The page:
Beauty from the Sea
From Sea to Spa…
I’m sure many have seen the claims of the benefits seaweed holds but are they really true? Do they really contain anti-aging properties? Has the advertising been misleading?
Uses for seaweed go back thousands of years. Some of the oldest records written said that the Palmaria palmata was collected from rocky shores since at least 600 AD. The nori strain was used as cash crop for about 300 years while in Scotland and Ireland, dulse was eaten dried like potato chips and added to many dishes. The bushy seaweed Chondrus Crispius most commonly known as the “Irish Moss”, saved thousands of Irish from starvation during the potatoes family in the mid-19th century.
The most important product extracted from the seaweeds are gelling the polysaccharides (chains of simple sugars) that can be likened to gelatin obtained from animals. The use of seaweed does not stop at an agricultural level. Vast uses for cosmetics, pharmacology, pharmaceutical, health, wellness, aesthetics, environmental health and more. Researchers have concluded recently that now only is the seaweed extracts beneficial to the skin but also for supplements for internal benefits (indianetzone cosmetics).
The most common seaweed used in cosmetics are the brown algae/kelp (Laminaria), Irish Moss (Chondrus Crispus) and dried kelp (Ascophyllum nodosum). Their benefits to the skin exceed their abundance supply.
- Irish Moss: This seaweed is packed full of nutrients and antioxidant properties as wellas moisturizing to the skin. This simple seaweed contains proteins, vitamin A & B1, sugar, magnesium, copper, phosphorus and calcium which all promote a healthy, vibrant glow.
- Dried Kelp or brown algae: High in iodine, iron, calcium, vitamin A, B1, B2, C, D and E which helps promote thyroid function.
- Alaria esculent: This alga is harvested off the north coast of France and is insisted that it promotes the formation of collagen and elastin because of its high concentration of omega-6 and omega-3 fatty acids.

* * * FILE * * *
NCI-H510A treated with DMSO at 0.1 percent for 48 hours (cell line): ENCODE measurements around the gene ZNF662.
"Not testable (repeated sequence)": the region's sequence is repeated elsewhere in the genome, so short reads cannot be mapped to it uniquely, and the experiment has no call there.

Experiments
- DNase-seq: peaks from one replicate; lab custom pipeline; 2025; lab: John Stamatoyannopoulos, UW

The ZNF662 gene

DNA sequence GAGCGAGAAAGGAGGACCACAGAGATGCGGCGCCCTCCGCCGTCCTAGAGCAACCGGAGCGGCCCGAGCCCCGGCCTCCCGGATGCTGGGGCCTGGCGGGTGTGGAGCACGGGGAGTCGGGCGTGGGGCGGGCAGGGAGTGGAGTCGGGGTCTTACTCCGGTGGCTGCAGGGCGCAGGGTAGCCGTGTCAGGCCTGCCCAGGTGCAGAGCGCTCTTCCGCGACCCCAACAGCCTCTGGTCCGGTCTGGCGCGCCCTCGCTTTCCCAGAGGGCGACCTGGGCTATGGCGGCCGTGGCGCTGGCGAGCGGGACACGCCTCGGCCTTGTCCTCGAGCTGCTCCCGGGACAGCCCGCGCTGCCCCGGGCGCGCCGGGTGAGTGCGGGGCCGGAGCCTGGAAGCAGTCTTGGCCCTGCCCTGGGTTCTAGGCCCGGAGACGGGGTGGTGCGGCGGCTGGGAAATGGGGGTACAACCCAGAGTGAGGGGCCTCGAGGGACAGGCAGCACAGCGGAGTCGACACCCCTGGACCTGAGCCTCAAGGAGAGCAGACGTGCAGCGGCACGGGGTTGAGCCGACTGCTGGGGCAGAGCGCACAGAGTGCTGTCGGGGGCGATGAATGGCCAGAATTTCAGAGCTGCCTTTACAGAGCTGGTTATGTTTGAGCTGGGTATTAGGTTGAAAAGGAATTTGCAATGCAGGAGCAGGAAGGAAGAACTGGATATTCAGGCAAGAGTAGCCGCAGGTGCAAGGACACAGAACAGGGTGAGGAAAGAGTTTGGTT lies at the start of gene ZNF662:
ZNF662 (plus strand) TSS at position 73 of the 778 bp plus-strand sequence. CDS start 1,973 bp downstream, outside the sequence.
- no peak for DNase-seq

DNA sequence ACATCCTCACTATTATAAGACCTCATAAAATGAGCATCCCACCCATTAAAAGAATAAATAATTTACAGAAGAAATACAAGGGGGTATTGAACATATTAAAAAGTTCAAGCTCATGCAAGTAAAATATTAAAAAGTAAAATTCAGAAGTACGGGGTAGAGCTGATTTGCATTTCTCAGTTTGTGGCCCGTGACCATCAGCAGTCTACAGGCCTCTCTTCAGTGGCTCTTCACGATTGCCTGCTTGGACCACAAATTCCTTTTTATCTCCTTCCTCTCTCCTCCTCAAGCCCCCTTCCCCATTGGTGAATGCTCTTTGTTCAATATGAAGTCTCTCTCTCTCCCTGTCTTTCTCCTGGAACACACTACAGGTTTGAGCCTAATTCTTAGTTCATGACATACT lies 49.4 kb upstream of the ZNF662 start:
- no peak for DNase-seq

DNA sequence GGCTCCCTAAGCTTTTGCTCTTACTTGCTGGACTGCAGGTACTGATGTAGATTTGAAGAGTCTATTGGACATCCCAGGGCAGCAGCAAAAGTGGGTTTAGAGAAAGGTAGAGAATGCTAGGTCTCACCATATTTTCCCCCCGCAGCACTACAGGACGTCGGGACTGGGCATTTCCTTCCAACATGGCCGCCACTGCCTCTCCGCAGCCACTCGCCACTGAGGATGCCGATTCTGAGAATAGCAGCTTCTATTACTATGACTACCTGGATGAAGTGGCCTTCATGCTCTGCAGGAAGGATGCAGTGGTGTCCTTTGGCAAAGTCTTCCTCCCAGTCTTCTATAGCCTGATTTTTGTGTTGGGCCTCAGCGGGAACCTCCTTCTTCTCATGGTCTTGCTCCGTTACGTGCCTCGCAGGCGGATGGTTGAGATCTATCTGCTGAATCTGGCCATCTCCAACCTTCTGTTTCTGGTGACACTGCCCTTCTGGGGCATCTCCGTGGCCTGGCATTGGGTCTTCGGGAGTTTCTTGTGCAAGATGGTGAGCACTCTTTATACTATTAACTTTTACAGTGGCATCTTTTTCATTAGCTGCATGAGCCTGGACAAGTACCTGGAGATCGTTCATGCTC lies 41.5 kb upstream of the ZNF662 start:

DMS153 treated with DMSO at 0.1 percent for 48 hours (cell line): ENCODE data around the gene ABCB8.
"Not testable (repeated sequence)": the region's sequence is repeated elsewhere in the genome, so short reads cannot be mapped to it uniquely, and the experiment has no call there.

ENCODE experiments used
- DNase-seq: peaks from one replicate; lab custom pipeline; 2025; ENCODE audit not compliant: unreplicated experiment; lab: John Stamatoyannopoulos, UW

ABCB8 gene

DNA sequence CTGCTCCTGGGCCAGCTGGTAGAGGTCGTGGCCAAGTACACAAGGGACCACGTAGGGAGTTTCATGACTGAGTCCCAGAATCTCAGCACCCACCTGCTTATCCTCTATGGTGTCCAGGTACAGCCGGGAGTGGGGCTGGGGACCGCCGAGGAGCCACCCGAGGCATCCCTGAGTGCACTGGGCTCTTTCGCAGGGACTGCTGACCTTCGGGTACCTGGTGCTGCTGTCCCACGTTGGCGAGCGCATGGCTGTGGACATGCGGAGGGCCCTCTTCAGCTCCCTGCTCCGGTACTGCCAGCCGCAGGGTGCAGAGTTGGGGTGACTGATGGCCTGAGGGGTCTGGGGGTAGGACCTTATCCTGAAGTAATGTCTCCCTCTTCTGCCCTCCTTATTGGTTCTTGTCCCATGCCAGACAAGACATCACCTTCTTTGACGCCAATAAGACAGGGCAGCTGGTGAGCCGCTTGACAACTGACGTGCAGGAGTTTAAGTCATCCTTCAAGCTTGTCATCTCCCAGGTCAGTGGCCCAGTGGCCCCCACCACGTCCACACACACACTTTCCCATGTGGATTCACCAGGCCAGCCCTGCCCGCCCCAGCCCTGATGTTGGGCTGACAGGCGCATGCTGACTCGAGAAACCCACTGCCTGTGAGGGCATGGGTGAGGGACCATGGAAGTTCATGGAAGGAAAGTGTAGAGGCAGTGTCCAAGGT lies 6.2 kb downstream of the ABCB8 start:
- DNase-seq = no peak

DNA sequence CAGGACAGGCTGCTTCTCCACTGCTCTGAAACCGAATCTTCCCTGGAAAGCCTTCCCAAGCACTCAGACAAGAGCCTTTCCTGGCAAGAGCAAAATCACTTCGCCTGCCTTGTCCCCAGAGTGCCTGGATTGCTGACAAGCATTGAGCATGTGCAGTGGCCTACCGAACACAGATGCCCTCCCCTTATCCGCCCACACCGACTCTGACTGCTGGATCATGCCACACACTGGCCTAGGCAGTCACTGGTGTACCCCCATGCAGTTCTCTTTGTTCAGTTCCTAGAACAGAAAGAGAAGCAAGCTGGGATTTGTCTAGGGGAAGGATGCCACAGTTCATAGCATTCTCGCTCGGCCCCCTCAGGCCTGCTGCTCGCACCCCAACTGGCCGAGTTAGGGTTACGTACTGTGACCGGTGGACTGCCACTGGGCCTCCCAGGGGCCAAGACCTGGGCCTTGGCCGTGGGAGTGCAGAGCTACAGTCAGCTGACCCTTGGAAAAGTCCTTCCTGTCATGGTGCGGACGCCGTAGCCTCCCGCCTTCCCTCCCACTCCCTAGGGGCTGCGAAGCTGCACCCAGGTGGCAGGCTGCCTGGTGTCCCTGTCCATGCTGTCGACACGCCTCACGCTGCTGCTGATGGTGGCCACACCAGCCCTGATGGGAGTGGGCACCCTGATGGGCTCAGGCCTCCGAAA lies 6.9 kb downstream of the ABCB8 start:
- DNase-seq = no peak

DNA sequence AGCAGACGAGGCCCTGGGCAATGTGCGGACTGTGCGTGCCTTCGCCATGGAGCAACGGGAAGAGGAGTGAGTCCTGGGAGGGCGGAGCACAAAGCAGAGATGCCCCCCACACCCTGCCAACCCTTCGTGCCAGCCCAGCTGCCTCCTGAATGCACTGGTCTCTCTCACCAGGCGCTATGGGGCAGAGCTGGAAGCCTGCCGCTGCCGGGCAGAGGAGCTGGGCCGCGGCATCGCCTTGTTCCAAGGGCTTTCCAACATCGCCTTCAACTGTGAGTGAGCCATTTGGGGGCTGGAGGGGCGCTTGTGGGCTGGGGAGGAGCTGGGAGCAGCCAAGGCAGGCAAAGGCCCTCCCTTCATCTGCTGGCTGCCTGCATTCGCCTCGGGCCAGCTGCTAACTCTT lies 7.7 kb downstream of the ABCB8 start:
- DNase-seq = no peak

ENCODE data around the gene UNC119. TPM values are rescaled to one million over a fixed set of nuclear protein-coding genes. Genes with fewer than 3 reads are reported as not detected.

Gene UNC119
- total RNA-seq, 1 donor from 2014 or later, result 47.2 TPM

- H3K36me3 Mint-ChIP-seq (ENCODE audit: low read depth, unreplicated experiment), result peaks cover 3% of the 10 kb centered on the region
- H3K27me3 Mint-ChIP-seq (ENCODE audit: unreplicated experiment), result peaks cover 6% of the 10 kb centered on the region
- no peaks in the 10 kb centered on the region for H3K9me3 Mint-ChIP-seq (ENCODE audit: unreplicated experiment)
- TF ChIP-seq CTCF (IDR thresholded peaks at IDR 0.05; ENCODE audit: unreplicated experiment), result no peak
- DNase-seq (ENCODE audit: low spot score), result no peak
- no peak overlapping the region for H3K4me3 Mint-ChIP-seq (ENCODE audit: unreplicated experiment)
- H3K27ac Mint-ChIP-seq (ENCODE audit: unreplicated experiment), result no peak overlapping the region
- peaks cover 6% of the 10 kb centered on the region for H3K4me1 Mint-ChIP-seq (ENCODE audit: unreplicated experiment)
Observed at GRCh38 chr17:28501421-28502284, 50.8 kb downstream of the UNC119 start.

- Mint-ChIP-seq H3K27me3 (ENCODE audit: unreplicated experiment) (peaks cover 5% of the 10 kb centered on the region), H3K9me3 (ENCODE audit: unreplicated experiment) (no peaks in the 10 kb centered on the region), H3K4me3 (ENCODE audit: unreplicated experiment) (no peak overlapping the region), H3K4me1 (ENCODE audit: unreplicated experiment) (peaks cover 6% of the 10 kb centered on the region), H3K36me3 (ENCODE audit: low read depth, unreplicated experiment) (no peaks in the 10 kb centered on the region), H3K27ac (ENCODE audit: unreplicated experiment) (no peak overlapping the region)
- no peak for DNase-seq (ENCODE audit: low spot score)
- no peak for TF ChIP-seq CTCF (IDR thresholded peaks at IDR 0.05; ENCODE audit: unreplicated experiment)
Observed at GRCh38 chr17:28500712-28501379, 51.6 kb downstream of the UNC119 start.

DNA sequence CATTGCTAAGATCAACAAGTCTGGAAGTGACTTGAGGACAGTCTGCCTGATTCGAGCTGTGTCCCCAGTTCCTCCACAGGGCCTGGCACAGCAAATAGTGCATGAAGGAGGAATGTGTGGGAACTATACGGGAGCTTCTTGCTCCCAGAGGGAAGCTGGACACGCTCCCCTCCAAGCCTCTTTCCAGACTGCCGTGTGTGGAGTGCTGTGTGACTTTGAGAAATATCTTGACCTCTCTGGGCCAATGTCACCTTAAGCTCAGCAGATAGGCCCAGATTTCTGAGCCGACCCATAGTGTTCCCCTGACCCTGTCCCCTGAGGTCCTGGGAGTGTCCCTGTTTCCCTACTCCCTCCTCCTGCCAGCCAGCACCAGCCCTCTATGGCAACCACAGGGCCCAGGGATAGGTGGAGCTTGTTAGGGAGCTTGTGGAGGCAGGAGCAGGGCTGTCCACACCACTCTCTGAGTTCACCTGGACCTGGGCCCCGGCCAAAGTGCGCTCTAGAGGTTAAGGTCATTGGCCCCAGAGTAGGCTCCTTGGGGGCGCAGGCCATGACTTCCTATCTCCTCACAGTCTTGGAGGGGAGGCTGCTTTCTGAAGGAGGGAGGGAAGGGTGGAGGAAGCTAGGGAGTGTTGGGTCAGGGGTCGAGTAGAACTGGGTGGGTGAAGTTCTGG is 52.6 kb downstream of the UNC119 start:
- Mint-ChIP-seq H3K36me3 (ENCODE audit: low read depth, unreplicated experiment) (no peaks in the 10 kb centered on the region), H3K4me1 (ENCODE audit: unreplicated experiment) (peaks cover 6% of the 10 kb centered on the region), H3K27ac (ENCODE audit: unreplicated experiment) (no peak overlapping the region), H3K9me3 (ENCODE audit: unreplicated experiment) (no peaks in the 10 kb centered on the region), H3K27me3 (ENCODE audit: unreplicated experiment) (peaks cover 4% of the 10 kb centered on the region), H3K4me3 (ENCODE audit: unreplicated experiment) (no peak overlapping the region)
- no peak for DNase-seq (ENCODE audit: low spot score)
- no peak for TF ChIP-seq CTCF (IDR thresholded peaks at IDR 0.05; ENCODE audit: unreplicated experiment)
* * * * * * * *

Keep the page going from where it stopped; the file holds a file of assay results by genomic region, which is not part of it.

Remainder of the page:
Algotherapy: Therapeutic use of seaweed in spa treatments
Uses of seaweed in Cosmetics-
- thickening agent
- fix water in mixtures
- control viscosity (thickness)
- anti-bacterial properties
Since it is considered a “natural” ingredient and now viewed as more favorable by consumers, we are seeing this ingredient being used more and more. It is used in oils, lotions, moisturizers, shampoos, conditioners, soaps, makeup, foundations, cleansers, lip etc. In simpler words, seaweed is used for almost any type of cosmetic.
Many claim certain algae are useful as protection from free radicals (environmental debris) and can stimulate the activity of situins (proteins that regulate the many genes responsible for metabolism and cell repair).
Seaweed’s benefits have been described in detail in many scientific journals due to its moisturizing abilities, antiseptic effect against the bacteria that causes acne and even the protective ability to develop hypoallergenic sunscreens (Josep Orellana, science journalist).
Peppermint Seaweed Body & Facial Bar
The Body and Facial bar is high in oil for hydration for your skin without making you oily. It finds the balance in between oil and water. Chlorella powder a seaweed extract used to detox the skin by pulling the impurities outs of your skin. The peppermint will be cooling to sensitive skin and aid in fighting the bacteria that causes acne.
We are currently developing a NEW body treatment. We are using the benefits from the sea by incorporating three different types of seaweed and algae. This treatment will help with cellulite, detoxification of the skin and muscles, and hydrating the skin.